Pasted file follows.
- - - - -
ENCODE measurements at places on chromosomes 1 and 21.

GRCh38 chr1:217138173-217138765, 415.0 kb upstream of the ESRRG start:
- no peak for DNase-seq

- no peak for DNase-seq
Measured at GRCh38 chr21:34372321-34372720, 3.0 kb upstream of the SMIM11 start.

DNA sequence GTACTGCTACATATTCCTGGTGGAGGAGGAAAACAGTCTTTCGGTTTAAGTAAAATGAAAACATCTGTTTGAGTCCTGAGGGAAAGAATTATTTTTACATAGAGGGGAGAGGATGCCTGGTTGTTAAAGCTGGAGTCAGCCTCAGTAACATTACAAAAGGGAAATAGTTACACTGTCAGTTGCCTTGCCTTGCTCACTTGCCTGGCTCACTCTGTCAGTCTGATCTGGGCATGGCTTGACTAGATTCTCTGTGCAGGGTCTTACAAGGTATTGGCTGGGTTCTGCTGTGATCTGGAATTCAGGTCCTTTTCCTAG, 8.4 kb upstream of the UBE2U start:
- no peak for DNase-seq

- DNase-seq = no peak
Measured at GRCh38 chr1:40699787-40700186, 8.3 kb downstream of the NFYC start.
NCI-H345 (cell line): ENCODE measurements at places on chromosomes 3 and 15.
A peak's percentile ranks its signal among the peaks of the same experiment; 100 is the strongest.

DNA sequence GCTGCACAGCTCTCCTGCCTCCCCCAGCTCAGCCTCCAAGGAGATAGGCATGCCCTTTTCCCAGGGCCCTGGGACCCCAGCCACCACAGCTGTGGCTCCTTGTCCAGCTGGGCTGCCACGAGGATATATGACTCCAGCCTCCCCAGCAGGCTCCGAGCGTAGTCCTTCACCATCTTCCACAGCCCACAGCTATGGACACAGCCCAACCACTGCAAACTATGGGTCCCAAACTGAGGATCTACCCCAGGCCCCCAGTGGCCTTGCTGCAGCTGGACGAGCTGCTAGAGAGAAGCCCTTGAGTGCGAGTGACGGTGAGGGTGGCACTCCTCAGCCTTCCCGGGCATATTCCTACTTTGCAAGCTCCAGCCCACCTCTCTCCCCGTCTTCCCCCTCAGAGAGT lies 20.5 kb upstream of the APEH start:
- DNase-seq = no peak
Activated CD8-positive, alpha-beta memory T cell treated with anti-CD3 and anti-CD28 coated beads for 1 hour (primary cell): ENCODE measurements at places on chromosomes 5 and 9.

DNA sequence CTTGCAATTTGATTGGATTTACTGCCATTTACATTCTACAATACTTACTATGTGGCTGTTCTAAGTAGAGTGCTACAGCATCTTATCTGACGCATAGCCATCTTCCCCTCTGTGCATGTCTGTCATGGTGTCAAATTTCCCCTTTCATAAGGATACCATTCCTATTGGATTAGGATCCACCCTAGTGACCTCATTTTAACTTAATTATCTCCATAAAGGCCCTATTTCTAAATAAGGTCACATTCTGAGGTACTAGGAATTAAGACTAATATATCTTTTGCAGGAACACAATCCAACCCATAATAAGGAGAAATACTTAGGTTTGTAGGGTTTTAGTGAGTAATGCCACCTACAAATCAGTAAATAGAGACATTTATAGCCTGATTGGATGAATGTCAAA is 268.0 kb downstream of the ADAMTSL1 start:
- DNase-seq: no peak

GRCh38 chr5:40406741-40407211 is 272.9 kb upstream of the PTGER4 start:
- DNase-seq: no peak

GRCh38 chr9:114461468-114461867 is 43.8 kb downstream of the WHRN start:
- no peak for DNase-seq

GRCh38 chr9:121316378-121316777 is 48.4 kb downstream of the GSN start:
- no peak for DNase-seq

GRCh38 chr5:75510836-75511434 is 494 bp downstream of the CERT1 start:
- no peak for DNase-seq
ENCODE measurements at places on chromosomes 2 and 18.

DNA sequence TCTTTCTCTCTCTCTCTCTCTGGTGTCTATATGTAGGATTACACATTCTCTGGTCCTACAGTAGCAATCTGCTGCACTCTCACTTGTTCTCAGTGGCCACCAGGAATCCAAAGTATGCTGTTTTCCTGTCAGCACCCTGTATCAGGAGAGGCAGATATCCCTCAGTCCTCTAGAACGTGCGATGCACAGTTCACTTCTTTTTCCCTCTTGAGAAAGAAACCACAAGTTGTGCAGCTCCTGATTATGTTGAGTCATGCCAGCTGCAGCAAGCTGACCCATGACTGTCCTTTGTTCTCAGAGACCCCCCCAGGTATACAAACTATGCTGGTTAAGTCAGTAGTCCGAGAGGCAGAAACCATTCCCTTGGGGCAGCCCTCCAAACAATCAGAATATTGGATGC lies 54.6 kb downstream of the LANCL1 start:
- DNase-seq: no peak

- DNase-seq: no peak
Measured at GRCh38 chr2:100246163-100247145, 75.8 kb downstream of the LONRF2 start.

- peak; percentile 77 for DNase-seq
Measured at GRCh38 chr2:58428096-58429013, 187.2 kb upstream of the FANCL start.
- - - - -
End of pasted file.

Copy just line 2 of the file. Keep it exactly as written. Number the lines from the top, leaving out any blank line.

GRCh38 chr1:217138173-217138765, 415.0 kb upstream of the ESRRG start: